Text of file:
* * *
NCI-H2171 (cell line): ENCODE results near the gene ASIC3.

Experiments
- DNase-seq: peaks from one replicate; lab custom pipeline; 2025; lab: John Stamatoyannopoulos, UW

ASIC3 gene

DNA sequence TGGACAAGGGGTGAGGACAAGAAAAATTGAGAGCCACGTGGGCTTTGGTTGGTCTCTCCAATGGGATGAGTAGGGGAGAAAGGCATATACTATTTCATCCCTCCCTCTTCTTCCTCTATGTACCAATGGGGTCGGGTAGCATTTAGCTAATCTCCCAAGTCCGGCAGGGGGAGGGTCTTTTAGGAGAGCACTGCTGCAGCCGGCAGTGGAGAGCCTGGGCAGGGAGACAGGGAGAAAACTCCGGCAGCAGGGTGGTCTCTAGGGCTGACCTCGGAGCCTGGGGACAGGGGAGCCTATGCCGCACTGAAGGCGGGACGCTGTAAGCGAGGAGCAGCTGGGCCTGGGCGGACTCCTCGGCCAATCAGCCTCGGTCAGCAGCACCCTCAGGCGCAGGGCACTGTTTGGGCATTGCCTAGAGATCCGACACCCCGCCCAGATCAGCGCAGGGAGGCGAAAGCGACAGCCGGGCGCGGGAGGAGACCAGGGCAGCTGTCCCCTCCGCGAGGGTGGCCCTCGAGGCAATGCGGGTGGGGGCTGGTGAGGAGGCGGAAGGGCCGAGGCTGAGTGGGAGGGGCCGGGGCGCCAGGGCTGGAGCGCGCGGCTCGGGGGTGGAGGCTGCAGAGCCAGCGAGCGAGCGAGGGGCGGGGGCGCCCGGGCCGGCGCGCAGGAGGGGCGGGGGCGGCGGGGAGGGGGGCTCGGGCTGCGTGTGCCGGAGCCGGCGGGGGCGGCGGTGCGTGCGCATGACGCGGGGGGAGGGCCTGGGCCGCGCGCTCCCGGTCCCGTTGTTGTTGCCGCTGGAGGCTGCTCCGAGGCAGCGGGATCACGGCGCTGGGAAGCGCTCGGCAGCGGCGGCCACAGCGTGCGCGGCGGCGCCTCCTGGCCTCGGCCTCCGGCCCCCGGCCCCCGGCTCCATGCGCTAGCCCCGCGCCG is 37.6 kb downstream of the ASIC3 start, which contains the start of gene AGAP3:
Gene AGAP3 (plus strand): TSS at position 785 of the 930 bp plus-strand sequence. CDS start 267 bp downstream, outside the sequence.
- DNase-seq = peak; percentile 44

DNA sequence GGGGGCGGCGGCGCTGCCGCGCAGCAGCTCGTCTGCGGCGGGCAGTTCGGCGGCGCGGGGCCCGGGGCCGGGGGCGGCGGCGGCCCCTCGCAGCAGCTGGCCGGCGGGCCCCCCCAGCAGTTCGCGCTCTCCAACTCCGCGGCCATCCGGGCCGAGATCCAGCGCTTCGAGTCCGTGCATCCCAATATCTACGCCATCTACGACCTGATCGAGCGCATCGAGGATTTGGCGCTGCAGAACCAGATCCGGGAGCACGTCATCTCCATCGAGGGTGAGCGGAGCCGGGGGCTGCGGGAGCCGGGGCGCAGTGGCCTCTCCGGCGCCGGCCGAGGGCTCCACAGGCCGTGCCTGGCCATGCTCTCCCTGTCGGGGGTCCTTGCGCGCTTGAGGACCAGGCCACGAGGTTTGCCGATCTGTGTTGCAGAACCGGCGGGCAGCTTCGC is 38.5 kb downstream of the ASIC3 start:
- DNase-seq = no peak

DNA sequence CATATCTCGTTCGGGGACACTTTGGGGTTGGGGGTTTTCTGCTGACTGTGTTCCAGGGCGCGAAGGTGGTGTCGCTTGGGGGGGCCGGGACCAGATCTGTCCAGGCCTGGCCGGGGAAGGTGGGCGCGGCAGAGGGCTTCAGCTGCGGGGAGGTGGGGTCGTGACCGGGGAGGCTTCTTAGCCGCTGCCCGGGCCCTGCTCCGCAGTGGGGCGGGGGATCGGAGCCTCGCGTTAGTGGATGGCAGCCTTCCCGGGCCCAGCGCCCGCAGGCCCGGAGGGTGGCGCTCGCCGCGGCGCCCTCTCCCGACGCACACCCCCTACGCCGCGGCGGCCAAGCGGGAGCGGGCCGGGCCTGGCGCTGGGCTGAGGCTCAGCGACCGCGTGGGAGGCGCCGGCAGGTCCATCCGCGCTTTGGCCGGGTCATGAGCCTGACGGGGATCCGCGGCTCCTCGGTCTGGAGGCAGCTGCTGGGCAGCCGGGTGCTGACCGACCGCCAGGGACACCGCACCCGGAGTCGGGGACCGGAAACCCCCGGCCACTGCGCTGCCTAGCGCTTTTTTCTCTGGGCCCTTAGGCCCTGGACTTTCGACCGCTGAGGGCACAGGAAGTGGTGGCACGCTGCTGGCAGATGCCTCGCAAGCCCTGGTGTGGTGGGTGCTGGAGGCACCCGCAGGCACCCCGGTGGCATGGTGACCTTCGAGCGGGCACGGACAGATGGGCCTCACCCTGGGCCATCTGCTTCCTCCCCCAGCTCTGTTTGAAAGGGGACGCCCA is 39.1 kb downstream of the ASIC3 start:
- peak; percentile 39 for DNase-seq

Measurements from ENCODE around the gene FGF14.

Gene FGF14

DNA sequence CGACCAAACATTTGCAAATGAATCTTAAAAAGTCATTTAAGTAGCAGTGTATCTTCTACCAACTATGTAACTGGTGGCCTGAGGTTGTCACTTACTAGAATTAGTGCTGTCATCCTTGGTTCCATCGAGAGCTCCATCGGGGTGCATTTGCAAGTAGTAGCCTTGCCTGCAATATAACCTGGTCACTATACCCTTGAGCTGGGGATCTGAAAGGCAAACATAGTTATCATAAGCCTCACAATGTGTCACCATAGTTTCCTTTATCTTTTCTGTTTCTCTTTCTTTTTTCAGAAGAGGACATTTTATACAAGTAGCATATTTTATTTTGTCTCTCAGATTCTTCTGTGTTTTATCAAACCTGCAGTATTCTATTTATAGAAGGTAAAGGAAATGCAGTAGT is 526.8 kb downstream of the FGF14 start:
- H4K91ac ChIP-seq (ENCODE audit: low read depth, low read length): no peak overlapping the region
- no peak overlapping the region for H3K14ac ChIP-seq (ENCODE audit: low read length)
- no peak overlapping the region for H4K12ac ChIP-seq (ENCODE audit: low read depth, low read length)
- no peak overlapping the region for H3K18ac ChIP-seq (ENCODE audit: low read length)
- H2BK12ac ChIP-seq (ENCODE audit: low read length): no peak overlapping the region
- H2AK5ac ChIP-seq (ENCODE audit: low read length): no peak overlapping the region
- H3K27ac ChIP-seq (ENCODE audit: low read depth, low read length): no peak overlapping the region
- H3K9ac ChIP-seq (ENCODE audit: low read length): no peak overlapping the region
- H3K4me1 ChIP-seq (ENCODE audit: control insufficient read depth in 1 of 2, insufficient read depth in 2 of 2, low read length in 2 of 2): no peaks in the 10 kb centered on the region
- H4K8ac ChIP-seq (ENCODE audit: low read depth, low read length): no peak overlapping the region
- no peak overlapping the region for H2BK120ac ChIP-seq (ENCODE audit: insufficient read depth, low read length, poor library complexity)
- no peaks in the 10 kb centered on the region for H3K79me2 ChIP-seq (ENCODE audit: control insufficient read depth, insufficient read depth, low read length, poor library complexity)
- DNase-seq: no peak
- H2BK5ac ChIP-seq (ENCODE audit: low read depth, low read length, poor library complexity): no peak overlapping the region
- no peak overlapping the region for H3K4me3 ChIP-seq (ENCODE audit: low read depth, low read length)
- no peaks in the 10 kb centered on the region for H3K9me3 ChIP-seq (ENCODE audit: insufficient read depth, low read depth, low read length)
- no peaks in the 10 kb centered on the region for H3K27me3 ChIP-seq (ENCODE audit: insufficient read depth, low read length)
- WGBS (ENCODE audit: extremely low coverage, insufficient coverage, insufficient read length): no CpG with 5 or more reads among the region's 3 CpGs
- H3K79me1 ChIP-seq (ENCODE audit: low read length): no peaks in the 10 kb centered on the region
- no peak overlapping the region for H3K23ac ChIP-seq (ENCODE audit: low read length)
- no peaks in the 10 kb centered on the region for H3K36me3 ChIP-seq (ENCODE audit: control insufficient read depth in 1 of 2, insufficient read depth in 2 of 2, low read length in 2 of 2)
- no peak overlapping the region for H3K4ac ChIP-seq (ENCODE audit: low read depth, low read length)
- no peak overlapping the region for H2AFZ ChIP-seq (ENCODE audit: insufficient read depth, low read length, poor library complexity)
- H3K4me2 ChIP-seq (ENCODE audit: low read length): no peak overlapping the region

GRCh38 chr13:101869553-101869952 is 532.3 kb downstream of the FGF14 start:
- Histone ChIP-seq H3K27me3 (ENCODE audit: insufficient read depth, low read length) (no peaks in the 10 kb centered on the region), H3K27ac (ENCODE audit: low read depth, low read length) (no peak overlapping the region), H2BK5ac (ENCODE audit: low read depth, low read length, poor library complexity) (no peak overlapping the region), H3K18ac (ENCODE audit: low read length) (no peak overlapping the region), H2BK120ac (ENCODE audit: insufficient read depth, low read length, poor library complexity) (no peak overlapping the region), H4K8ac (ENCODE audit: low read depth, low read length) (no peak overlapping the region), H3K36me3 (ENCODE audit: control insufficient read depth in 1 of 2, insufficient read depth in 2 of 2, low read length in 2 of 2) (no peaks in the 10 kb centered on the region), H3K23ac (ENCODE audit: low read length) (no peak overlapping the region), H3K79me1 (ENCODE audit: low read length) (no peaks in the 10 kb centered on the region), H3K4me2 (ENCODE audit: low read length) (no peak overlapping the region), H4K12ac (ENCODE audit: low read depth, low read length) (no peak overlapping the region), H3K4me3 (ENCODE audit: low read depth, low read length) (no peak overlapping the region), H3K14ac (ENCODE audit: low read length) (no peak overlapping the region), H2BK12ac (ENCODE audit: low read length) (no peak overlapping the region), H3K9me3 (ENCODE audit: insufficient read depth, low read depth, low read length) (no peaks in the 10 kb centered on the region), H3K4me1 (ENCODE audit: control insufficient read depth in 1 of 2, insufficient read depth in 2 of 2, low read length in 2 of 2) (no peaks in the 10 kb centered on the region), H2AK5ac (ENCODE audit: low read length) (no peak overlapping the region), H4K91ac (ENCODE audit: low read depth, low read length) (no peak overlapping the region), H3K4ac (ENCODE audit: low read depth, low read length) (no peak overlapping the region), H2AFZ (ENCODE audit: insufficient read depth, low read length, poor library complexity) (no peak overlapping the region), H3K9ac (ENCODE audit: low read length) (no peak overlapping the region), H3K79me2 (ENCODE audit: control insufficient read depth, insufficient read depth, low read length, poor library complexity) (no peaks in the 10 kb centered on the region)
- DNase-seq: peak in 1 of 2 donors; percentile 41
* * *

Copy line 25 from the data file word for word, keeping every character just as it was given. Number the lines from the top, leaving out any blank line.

- no peak overlapping the region for H2BK120ac ChIP-seq (ENCODE audit: insufficient read depth, low read length, poor library complexity)